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jambulat

Beginner

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04-08-2011
05:00 PM

62 Views

Long double precision calculation

Hello!

I tried to use Intel C++ compiler because it seems possible to perform calculations with more than double accuracy. But simple test shows that no accuracy rising when long double is used. Of course, my code was compiled with /Qlong_double key. Just look at it:

*#include *

#include "stdio.h"

template

T f(T x)

{

return x*x*x/3;

}

template

T diff_f(T x)

{

const T eps = 1e-45;

T dx = 1e-4;

T fp_prev, fp_curr;

fp_curr = (f(x+dx) - f(x))/dx;

do{

dx /= 2;

fp_prev = fp_curr;

fp_curr = (f(x+dx) - f(x))/dx;

} while(abs(fp_curr-fp_prev) > eps);

return fp_curr;

}

int main()

{

//float x = 1.0;

double x = 1.0;

//long double x = 1.0;

printf("f'(%.2f)-1=%e\\n",(double)x,(double)(diff_f(x)-1));

printf("Press enter...");

getchar();

return 0;

}

It calculates derivative of **x^3/3** function at the point **x=1**. When used type **float** difference between calculation and the real answer is **1.36e-3**, for **double** - **4.75e-8**, and for **long double - **also **4.75e-8**. Could you please explain me why there is no increasing of accuracy?

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mecej4

Black Belt

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04-08-2011
07:48 PM

62 Views

There are two sources of error in computing a derivative using a forward difference approximation:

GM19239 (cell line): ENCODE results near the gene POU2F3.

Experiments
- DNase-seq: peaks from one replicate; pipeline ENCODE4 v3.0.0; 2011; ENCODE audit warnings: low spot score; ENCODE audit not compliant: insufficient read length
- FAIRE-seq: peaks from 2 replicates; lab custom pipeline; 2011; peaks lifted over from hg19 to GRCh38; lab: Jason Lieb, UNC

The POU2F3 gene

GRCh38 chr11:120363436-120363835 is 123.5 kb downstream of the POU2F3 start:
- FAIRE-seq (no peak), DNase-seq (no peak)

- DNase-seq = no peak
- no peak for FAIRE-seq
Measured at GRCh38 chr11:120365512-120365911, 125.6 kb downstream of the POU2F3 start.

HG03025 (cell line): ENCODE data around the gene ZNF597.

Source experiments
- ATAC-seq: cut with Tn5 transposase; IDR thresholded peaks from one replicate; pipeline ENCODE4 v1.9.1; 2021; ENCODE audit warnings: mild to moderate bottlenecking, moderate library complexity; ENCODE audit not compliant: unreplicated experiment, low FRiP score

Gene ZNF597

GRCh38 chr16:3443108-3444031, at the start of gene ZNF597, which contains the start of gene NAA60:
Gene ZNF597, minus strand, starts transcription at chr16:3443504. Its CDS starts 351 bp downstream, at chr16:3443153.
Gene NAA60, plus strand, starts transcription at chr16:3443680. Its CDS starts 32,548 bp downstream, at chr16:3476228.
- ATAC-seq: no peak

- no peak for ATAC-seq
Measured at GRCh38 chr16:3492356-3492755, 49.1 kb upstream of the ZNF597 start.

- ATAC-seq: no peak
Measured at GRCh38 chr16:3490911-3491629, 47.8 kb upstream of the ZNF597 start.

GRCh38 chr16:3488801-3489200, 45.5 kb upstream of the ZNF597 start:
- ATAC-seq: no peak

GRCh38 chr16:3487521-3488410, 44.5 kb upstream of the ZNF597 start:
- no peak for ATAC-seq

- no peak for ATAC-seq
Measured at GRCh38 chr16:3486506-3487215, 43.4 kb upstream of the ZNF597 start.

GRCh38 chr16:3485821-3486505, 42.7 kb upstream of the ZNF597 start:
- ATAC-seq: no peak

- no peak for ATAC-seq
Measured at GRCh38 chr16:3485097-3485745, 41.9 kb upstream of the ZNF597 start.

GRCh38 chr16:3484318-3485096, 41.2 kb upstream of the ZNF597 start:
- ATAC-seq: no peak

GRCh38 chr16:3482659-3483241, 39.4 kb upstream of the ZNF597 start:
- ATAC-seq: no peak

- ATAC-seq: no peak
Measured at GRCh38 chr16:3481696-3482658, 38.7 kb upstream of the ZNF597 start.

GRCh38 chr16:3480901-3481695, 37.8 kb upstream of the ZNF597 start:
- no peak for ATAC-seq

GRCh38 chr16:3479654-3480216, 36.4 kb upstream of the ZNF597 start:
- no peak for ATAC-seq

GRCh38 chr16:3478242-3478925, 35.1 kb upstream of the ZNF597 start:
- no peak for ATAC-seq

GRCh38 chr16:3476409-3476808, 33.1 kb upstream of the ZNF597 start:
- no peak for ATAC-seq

1. Truncation (of Taylor series) error:

f'(x) = [f(x + h) - f(x)]/h + O(h) . f''(x)

where O is Landau's big-O notation.

and

2. Machine round-off error, which is f(x)O()/h from the above expression, where is the machine epsilon, assuming that function evaluations are performed to full machine precision (not always true).

We may, in fact, insert a factor of 2 since f(x + h) could be rounded up and f(x) rounded down.

Putting the two pieces together, you see that the total error in f'(x) is of the order of

f'' h + f / h

give or take a multiplier of O(1) in the second term.

This result shows a notable property: simply reducing h, or reducing by moving from single precision to double precision, is not necessarily going to improve the numerical approximation. In fact, there exists an optimum h corresponding to the machine epsilon for each precision selected. If h is too large, the truncation error is large. If h is too small, the machine round-off error is large. The optimum h is of the order of ( f / f'') .

If this property is overlooked and h is made too small, you will be left with the absurd result that the derivative is zero.

Your convergence test

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